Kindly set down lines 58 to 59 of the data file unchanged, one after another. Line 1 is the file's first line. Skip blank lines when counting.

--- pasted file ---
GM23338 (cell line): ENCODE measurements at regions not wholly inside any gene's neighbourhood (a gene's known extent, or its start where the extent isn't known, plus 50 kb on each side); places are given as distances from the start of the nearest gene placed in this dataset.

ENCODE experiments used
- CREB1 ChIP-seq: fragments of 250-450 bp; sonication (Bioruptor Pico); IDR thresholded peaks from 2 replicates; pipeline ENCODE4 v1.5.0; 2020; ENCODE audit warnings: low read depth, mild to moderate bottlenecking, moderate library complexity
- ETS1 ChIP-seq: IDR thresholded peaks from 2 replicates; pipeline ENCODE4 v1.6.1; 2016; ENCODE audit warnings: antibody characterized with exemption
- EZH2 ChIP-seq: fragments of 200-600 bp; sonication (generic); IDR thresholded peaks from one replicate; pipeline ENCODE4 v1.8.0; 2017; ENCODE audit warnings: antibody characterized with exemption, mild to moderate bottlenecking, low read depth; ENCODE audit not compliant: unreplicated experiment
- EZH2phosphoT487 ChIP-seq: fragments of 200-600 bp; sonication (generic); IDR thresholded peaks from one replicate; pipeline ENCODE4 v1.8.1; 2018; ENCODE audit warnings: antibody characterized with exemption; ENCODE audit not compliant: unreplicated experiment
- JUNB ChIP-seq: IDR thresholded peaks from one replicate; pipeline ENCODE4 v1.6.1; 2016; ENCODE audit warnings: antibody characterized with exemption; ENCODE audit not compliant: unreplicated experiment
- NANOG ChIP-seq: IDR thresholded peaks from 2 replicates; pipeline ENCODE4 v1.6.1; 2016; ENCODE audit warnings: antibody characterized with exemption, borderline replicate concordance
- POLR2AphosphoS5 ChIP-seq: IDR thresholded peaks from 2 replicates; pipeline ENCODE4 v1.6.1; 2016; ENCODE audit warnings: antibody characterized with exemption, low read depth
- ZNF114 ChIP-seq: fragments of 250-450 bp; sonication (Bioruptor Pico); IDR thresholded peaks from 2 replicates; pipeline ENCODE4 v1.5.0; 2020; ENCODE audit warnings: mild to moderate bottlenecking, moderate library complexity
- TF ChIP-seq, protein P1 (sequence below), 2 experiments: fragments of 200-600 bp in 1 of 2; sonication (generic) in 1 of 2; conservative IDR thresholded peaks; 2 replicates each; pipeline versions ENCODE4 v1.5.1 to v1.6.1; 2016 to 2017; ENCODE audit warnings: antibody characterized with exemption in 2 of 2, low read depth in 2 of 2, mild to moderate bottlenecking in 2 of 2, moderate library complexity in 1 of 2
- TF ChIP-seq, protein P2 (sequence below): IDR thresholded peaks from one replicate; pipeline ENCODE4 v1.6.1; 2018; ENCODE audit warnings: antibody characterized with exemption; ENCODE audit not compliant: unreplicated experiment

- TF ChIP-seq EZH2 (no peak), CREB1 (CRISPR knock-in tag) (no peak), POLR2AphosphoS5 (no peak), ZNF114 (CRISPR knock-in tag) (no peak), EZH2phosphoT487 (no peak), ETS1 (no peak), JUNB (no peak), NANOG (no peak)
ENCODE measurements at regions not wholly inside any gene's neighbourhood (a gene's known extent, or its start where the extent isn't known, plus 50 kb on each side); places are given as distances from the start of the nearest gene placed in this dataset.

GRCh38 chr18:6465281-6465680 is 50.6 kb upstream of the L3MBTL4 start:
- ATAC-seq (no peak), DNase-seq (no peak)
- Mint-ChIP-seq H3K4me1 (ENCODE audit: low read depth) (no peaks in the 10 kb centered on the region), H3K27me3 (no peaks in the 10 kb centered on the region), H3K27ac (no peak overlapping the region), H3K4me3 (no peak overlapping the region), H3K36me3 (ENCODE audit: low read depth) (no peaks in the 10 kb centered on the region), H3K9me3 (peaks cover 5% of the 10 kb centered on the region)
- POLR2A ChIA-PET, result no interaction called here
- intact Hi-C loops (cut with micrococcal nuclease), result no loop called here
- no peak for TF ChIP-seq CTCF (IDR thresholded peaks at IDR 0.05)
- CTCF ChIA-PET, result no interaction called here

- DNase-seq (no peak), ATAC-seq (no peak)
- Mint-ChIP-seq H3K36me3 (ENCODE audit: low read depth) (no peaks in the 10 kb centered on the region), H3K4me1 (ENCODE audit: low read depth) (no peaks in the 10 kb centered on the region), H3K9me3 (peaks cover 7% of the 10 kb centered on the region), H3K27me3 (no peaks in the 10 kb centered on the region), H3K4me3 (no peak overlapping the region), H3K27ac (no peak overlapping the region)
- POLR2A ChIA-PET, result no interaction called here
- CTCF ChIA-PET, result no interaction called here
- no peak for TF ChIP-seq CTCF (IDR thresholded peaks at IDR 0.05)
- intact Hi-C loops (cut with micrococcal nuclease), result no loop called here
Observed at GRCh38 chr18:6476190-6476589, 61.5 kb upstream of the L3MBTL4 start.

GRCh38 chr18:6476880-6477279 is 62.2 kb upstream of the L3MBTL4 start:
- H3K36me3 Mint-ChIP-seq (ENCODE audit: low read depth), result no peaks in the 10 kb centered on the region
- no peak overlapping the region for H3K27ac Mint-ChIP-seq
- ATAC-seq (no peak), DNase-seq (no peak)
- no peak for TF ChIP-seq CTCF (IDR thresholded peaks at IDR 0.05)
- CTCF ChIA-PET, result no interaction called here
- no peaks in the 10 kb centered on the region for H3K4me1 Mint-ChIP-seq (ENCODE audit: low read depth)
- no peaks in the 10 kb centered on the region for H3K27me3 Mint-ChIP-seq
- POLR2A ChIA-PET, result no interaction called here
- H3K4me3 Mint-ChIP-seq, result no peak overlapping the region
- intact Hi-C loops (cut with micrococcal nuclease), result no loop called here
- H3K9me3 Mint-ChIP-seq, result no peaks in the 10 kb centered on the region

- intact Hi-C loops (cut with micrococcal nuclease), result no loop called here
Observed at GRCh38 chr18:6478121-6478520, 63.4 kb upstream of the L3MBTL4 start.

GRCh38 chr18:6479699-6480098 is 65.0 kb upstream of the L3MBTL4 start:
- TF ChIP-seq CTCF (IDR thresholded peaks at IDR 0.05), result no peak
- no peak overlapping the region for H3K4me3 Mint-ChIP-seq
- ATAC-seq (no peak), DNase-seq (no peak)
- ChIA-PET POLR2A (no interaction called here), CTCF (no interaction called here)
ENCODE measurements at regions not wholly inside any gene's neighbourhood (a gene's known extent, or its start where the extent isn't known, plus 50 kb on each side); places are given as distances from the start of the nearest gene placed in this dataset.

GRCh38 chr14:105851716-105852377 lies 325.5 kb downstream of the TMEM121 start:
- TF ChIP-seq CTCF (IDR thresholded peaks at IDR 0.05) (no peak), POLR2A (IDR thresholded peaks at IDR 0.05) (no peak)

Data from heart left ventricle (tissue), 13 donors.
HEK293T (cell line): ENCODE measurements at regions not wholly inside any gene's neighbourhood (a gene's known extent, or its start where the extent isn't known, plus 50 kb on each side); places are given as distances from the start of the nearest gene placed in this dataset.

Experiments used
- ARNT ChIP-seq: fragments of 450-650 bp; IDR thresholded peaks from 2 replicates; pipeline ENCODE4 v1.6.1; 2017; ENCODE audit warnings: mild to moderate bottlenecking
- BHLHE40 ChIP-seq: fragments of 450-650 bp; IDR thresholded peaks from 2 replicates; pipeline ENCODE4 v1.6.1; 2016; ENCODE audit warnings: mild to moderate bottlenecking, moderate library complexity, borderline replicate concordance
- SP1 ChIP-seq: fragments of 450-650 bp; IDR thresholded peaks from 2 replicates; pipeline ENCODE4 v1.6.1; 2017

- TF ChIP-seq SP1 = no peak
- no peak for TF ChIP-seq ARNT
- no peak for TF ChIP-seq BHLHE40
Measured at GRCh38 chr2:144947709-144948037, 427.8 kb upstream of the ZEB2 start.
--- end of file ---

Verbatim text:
- no peak for TF ChIP-seq ARNT
- no peak for TF ChIP-seq BHLHE40